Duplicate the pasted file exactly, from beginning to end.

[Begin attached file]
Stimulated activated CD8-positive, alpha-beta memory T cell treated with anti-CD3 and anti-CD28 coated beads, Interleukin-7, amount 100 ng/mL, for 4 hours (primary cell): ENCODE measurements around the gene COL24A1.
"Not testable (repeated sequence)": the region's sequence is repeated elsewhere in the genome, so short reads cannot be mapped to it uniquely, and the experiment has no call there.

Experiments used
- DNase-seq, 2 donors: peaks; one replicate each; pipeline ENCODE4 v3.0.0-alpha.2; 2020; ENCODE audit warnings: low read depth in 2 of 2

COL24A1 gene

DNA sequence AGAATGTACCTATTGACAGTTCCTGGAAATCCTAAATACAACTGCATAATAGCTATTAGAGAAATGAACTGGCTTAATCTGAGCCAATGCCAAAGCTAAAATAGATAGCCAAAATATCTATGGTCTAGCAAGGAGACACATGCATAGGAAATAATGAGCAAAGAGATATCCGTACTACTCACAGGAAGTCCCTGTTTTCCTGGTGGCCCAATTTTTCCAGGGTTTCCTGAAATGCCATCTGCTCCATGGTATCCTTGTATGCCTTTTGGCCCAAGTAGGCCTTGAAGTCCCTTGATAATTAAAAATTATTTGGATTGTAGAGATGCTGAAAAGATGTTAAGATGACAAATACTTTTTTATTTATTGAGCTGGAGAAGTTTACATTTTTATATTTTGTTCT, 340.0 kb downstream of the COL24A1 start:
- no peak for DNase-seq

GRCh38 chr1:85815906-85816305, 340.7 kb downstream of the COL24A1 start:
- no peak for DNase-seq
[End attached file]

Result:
Stimulated activated CD8-positive, alpha-beta memory T cell treated with anti-CD3 and anti-CD28 coated beads, Interleukin-7, amount 100 ng/mL, for 4 hours (primary cell): ENCODE measurements around the gene COL24A1.
"Not testable (repeated sequence)": the region's sequence is repeated elsewhere in the genome, so short reads cannot be mapped to it uniquely, and the experiment has no call there.

Experiments used
- DNase-seq, 2 donors: peaks; one replicate each; pipeline ENCODE4 v3.0.0-alpha.2; 2020; ENCODE audit warnings: low read depth in 2 of 2

COL24A1 gene

DNA sequence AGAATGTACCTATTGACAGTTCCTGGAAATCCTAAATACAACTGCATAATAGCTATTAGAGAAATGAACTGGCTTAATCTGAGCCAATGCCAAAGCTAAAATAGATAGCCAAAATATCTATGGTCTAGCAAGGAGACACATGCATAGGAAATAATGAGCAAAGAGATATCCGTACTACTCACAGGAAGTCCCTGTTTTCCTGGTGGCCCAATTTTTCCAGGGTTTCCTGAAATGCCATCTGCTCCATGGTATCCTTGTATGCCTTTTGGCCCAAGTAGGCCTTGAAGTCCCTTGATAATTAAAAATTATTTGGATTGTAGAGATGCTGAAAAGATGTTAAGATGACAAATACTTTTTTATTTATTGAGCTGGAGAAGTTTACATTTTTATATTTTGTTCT, 340.0 kb downstream of the COL24A1 start:
- no peak for DNase-seq

GRCh38 chr1:85815906-85816305, 340.7 kb downstream of the COL24A1 start:
- no peak for DNase-seq